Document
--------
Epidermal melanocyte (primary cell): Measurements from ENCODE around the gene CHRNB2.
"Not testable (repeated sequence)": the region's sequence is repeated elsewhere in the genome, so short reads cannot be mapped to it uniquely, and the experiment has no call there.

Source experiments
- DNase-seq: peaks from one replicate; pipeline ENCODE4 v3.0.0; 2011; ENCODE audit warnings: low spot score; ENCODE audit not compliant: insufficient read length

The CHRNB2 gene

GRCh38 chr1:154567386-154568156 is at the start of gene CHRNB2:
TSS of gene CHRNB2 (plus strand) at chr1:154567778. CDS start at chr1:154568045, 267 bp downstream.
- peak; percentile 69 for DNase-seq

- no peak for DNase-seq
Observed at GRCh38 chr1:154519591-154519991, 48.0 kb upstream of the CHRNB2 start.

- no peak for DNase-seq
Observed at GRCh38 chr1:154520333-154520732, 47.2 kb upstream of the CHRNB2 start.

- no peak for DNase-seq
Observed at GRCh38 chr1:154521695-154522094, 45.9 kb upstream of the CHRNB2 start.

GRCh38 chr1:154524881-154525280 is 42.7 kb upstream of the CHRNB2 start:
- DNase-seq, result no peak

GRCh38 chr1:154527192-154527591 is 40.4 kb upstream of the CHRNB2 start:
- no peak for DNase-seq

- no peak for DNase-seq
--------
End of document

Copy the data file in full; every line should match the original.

Epidermal melanocyte (primary cell): Measurements from ENCODE around the gene CHRNB2.
"Not testable (repeated sequence)": the region's sequence is repeated elsewhere in the genome, so short reads cannot be mapped to it uniquely, and the experiment has no call there.

Source experiments
- DNase-seq: peaks from one replicate; pipeline ENCODE4 v3.0.0; 2011; ENCODE audit warnings: low spot score; ENCODE audit not compliant: insufficient read length

The CHRNB2 gene

GRCh38 chr1:154567386-154568156 is at the start of gene CHRNB2:
TSS of gene CHRNB2 (plus strand) at chr1:154567778. CDS start at chr1:154568045, 267 bp downstream.
- peak; percentile 69 for DNase-seq

- no peak for DNase-seq
Observed at GRCh38 chr1:154519591-154519991, 48.0 kb upstream of the CHRNB2 start.

- no peak for DNase-seq
Observed at GRCh38 chr1:154520333-154520732, 47.2 kb upstream of the CHRNB2 start.

- no peak for DNase-seq
Observed at GRCh38 chr1:154521695-154522094, 45.9 kb upstream of the CHRNB2 start.

GRCh38 chr1:154524881-154525280 is 42.7 kb upstream of the CHRNB2 start:
- DNase-seq, result no peak

GRCh38 chr1:154527192-154527591 is 40.4 kb upstream of the CHRNB2 start:
- no peak for DNase-seq

- no peak for DNase-seq